Friday Report - March 5, 2021
The House Ways and Means Committee completed its work on a proposed budget along with provisos. The budget legislation will be debated on the House floor beginning the week of March 22nd. The Senate spent most of the week debating a bill dealing with the execution of inmates on death row and a school choice bill. The budget and other bills of interest this week will be discussed below.
Revenue, Finance, and Economic Development
State Budget and the Local Government Fund (LGF) – H. 4100
The House Ways and Means Committee voted H. 4100, the budget bill, out of committee. The committee increased funding to the Local Government Fund (LGF) by $17,624,049 statewide. This represents full funding to the LGF including all back funding that was imperiled because of the state operating under a Continuing Resolution in light of the ongoing pandemic. Here is a link to see your county’s estimated allocation of the LGF: https://bit.ly/2NWfFnd
The committee also raised library per capita funding from $2 to $2.25, an SCAC policy position. Please thank the members of the House Ways and Means Committee for keeping their promise to counties and working to return much needed funding to county government throughout the state. Please also ask your House members to support H. 4100 as passed by the House Ways and Means Committee.
As passed, here are some provisos in H. 4100 that are of interest to counties:
34.8 – Emergency Medical Services. Provides for the allocation of Emergency Medical Services funds to counties, EMS Regional Councils, and the state EMS office. Prohibits funds appropriated for EMS from being transferred to other programs within the department’s budget. Deletes the 50 percent restriction on the amount of carry forward funds that may be spent for administrative and operational support. Directs that after January 1, 50 percent of unclaimed funds used for aid to counties from the prior fiscal year be transferred to the SC EMS Association.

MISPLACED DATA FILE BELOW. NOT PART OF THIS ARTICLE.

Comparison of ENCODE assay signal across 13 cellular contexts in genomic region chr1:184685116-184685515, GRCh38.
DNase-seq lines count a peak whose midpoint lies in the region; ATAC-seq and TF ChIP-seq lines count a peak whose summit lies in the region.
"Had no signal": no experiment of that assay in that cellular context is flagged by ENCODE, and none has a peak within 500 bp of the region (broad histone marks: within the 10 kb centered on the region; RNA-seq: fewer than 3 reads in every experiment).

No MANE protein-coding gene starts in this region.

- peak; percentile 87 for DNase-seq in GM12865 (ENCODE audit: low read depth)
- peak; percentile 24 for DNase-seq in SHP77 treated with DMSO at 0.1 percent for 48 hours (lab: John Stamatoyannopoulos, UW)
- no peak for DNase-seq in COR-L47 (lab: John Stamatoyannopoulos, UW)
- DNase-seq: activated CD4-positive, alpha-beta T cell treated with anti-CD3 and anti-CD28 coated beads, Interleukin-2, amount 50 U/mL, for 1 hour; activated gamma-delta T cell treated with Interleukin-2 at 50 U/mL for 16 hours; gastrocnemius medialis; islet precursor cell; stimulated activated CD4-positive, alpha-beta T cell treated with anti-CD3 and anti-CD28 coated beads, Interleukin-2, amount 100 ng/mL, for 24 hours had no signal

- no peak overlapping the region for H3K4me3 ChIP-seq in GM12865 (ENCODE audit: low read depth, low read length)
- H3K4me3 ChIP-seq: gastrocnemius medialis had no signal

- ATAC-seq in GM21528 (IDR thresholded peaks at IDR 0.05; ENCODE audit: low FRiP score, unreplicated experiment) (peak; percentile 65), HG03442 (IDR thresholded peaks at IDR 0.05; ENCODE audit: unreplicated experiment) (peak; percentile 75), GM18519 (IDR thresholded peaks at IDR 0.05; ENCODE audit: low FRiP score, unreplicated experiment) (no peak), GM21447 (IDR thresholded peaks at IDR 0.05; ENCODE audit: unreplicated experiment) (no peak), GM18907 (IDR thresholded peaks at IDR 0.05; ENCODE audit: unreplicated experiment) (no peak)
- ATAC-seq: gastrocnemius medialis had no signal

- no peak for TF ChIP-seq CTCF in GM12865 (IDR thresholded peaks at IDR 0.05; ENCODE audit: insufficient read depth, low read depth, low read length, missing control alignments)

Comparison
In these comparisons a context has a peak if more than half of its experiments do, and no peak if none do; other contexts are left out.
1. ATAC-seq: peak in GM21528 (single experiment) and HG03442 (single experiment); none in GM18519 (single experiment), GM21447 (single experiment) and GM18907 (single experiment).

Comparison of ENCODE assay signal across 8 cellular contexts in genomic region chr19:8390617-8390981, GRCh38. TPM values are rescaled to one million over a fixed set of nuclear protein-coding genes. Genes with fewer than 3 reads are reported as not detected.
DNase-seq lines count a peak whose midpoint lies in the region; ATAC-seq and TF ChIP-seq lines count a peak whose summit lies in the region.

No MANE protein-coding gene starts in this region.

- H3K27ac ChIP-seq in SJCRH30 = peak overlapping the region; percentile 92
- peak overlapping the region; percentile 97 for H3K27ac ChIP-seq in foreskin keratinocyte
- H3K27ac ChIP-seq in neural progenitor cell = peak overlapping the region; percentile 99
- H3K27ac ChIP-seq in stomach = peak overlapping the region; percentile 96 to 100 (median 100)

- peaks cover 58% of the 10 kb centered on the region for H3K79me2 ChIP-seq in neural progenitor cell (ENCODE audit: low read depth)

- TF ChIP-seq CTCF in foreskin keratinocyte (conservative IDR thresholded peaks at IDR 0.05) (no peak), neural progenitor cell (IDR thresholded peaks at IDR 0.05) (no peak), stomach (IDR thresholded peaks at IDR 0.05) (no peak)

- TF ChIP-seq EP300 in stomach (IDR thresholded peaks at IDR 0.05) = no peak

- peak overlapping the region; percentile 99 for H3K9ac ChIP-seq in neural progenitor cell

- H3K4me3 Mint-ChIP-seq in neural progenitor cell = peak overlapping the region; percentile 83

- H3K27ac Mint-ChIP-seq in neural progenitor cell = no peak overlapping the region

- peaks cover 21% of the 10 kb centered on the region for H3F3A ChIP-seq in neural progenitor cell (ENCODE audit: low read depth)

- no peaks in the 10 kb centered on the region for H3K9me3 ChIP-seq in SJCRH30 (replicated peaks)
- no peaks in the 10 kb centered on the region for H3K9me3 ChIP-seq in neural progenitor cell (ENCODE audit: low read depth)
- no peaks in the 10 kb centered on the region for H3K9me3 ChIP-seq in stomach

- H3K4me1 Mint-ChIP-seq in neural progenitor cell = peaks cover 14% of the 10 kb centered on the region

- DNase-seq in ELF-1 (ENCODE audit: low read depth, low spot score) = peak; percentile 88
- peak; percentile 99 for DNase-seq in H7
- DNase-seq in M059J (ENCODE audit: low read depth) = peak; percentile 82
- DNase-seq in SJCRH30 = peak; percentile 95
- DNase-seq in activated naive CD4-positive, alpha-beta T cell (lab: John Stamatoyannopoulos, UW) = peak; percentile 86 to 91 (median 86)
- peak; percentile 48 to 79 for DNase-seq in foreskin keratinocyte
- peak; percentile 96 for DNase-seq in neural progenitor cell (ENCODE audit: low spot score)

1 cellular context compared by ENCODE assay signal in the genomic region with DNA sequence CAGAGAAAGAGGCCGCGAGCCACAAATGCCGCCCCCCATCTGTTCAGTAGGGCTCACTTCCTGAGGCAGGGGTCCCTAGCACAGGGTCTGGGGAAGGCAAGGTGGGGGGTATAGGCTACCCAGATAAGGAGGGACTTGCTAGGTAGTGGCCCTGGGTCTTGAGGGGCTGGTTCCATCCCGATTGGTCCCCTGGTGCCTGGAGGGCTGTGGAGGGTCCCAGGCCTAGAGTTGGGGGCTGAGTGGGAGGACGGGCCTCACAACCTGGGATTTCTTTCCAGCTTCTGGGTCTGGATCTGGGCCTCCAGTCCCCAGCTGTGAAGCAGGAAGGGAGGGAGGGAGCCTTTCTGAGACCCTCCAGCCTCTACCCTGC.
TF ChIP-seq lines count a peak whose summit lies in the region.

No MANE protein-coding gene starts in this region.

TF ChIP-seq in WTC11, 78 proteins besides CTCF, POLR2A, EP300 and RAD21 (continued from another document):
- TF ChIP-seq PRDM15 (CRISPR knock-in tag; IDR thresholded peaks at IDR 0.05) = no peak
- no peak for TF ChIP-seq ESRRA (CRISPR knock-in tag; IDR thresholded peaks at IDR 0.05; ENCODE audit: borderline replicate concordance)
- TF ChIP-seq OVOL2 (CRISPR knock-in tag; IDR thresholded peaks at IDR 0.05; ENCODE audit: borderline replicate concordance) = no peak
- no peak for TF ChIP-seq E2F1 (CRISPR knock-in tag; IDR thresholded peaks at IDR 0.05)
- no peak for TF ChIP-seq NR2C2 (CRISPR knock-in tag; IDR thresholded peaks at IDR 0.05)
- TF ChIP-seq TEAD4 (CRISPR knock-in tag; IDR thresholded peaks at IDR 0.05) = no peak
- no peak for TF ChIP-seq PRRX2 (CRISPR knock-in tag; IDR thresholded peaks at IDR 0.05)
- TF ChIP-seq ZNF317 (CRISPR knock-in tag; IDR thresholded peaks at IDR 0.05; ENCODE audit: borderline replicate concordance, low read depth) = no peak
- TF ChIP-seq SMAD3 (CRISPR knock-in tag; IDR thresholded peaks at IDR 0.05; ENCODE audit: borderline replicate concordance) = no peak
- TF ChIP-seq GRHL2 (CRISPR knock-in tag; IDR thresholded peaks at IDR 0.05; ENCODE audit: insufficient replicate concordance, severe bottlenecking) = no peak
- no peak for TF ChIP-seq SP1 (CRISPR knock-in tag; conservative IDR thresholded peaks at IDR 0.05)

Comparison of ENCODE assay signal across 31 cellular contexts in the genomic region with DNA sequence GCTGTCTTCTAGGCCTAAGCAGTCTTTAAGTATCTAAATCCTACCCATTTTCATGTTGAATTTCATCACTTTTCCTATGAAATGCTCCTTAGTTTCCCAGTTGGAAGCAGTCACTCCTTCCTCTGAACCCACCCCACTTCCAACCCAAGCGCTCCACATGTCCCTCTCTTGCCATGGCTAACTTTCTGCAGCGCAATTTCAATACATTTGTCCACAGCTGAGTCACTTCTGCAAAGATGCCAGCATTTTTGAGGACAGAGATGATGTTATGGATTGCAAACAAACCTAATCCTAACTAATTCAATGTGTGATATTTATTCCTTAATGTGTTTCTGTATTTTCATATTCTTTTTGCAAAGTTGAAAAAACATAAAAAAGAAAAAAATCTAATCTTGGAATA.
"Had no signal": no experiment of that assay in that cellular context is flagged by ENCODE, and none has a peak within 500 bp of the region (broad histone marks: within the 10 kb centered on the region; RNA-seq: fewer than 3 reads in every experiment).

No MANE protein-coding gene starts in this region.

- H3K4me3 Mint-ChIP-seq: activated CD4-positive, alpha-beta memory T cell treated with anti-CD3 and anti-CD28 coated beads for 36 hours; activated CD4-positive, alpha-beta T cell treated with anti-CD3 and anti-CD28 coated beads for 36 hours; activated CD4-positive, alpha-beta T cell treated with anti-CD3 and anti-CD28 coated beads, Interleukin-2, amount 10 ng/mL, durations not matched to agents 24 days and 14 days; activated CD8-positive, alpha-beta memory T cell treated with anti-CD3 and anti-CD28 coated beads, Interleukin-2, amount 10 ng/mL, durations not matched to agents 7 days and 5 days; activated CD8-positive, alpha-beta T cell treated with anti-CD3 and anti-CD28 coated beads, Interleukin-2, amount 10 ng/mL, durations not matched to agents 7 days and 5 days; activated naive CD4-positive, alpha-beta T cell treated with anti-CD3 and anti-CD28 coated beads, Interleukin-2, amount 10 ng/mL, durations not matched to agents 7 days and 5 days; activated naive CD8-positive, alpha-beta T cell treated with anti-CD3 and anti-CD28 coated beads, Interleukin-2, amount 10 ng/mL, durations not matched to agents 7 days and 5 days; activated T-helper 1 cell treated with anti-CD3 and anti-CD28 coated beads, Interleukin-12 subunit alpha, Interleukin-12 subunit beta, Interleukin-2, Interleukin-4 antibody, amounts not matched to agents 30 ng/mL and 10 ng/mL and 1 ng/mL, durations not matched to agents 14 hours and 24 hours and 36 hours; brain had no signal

60.11 – PCC: Caseload Equalization Funding for Solicitors. The proviso is amended to direct that after the first $3,450,000 is distributed to the solicitors with each county receiving $75,000, the next $1,248,000 is distributed with each circuit receiving $78,000. Of the additional amounts appropriated, the first $48,000 shall be distributed at $3,000 per circuit and the remaining funds shall be distributed based on the average incoming caseload for each county for the prior three fiscal years.
60.ir – Intake and Review Funding for Solicitors. Provides for the distribution of Intake and Review Program funds to solicitors. Directs that the first $1,248,000 be distributed as follows: $78,000 to each circuit with the remaining $2,054,000 distributed based on the average incoming caseload for each county for the prior three fiscal years. Also directs that in the current fiscal year, of the additional amounts appropriated, the first $48,000 shall be distributed at $3,000 to each circuit and the remaining funds be distributed based on the average incoming caseload for each county for the prior three fiscal years.
73.obc – Office of Broadband Coordinator. Establishes the Office of Broadband Coordinator to serve as the broadband planning body for the state and coordinate with entities to encourage development of broadband access. Also directs that $30 million be appropriated to continue to fund the Broadband Infrastructure Project including projects that were approved for funding in 2020 but not constructed by December 2020.